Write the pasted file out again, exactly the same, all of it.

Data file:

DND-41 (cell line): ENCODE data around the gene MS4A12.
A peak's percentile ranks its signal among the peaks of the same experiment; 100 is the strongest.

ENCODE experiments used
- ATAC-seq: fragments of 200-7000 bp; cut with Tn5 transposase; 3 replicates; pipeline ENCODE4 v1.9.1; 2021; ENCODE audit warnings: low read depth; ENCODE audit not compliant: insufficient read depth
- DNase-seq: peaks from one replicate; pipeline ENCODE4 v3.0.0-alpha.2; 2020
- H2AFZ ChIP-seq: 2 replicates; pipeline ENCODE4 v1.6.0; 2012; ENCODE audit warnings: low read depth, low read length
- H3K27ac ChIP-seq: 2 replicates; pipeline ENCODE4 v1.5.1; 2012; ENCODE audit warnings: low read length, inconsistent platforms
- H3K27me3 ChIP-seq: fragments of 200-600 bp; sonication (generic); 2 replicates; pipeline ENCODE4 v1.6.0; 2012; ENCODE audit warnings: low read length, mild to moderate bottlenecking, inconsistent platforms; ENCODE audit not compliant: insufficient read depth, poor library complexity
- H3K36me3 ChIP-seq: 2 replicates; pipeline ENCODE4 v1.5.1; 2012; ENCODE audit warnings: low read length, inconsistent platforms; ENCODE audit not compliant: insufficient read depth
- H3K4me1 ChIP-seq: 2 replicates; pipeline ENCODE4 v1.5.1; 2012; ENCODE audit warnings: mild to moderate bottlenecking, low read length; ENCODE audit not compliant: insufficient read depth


DND-41 (cell line): ENCODE data around the gene MS4A12.
A peak's percentile ranks its signal among the peaks of the same experiment; 100 is the strongest.

ENCODE experiments used
- ATAC-seq: fragments of 200-7000 bp; cut with Tn5 transposase; 3 replicates; pipeline ENCODE4 v1.9.1; 2021; ENCODE audit warnings: low read depth; ENCODE audit not compliant: insufficient read depth
- DNase-seq: peaks from one replicate; pipeline ENCODE4 v3.0.0-alpha.2; 2020
- H2AFZ ChIP-seq: 2 replicates; pipeline ENCODE4 v1.6.0; 2012; ENCODE audit warnings: low read depth, low read length
- H3K27ac ChIP-seq: 2 replicates; pipeline ENCODE4 v1.5.1; 2012; ENCODE audit warnings: low read length, inconsistent platforms
- H3K27me3 ChIP-seq: fragments of 200-600 bp; sonication (generic); 2 replicates; pipeline ENCODE4 v1.6.0; 2012; ENCODE audit warnings: low read length, mild to moderate bottlenecking, inconsistent platforms; ENCODE audit not compliant: insufficient read depth, poor library complexity
- H3K36me3 ChIP-seq: 2 replicates; pipeline ENCODE4 v1.5.1; 2012; ENCODE audit warnings: low read length, inconsistent platforms; ENCODE audit not compliant: insufficient read depth
- H3K4me1 ChIP-seq: 2 replicates; pipeline ENCODE4 v1.5.1; 2012; ENCODE audit warnings: mild to moderate bottlenecking, low read length; ENCODE audit not compliant: insufficient read depth